A new test developed by the Garvan Institute Of Medical Research offers hope to thousands of women with a 'silent' disease
1300 Australian women are diagnosed with ovarian cancer each year and of those 90% will die of the disease.
In a world first breakthrough Dr Goli Samimi from the Ovarian Cancer Research Group at the Garvan Institute of Medical Research has identified specific biological changes that occur in the DNA of women with ovarian cancer, which makes a blood-based screening test a highly promising prospect for women at high risk (especially those with a family history of ovarian cancer). This is expected to vastly improve the survival rates of women
Ovarian cancer is mostly diagnosed at a late stage, when it has spread beyond the ovaries and into the abdominal cavity, by which point complete removal of the tumour is very challenging. Only 20% of women survive five years after diagnosis.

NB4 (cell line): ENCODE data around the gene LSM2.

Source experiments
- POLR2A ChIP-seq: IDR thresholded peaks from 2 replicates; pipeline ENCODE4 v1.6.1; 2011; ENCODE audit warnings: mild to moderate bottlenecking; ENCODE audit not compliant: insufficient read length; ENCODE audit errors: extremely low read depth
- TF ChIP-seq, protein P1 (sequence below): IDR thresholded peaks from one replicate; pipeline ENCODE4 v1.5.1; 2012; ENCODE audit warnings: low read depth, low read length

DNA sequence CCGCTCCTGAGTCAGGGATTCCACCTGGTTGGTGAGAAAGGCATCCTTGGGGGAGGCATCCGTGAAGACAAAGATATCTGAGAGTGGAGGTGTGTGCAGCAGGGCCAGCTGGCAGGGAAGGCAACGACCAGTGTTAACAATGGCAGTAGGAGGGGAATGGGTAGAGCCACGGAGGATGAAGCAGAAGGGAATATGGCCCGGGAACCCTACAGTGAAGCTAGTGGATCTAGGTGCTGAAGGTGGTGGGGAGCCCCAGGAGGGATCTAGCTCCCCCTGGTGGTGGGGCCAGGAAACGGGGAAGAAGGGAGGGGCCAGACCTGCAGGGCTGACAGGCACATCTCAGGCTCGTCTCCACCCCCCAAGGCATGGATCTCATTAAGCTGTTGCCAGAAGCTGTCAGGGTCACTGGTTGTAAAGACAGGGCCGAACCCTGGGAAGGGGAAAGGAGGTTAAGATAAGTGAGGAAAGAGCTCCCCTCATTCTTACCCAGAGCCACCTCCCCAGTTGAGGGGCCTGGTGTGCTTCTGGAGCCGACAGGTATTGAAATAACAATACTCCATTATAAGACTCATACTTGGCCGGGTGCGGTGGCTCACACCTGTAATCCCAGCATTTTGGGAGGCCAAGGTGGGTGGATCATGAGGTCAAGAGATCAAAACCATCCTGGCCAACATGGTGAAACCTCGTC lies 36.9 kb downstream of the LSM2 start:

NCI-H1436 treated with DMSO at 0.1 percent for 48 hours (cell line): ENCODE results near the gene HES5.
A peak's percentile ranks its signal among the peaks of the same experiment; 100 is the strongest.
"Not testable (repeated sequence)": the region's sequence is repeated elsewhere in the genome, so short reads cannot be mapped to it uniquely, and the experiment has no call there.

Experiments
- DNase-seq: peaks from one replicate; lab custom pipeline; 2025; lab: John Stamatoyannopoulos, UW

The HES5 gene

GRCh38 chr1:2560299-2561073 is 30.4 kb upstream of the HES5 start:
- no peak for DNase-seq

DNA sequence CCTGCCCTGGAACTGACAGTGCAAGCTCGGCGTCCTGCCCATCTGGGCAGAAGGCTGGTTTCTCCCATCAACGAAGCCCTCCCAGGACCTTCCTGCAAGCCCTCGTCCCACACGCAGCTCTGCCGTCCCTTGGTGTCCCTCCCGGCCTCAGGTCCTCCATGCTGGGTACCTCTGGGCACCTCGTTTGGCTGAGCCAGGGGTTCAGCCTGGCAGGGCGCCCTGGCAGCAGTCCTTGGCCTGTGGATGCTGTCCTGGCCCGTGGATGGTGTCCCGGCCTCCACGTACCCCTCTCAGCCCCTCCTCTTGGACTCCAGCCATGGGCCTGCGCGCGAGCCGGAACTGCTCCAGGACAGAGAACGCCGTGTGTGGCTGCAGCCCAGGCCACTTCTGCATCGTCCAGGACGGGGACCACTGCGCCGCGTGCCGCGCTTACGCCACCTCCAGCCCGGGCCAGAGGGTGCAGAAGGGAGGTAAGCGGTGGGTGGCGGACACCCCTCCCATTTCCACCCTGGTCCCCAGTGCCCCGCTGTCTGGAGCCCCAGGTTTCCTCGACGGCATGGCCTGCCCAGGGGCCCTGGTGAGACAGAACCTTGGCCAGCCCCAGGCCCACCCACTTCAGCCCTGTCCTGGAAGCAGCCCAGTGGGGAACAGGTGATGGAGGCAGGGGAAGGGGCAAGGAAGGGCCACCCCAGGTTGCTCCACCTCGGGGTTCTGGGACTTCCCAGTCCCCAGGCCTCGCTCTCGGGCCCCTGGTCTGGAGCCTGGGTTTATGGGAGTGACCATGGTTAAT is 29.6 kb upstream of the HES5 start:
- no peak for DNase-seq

“It is clear that developing a test to facilitate early detection is out best chance of reducing the toll of this terrible disease,” says Dr Samimi.
February is Ovarian Cancer Awareness month and today is Teal Ribbon Day.
Ovarian cancer survivor and advocate Mrs Margaret Rose, who chairs the Garvan Institute Ovarian Cancer Research Fund, says that ovarian cancer is often “forgotten” amongst other women’s diseases and cancers.
“We really need to focus our energies and research on ovarian cancer because there are no clear defining symptoms, there is not screening test, hundreds of women are affected every year and the survival rates are so horrendous.”
Facts about ovarian cancer:
X 1300 Australian women get diagnosed each year
X 90% of those will die from the disease
X Only 20% of women diagnosed with ovarian cancer will survive five years
X A pap smear does not pick up ovarian cancer
For more information on ovarian cancer research visit:
Awareness and research: Ovarian Cancer Australia
Research into a cure: Ovarian Cancer Research Foundation
Research into early detection: Garvan Institute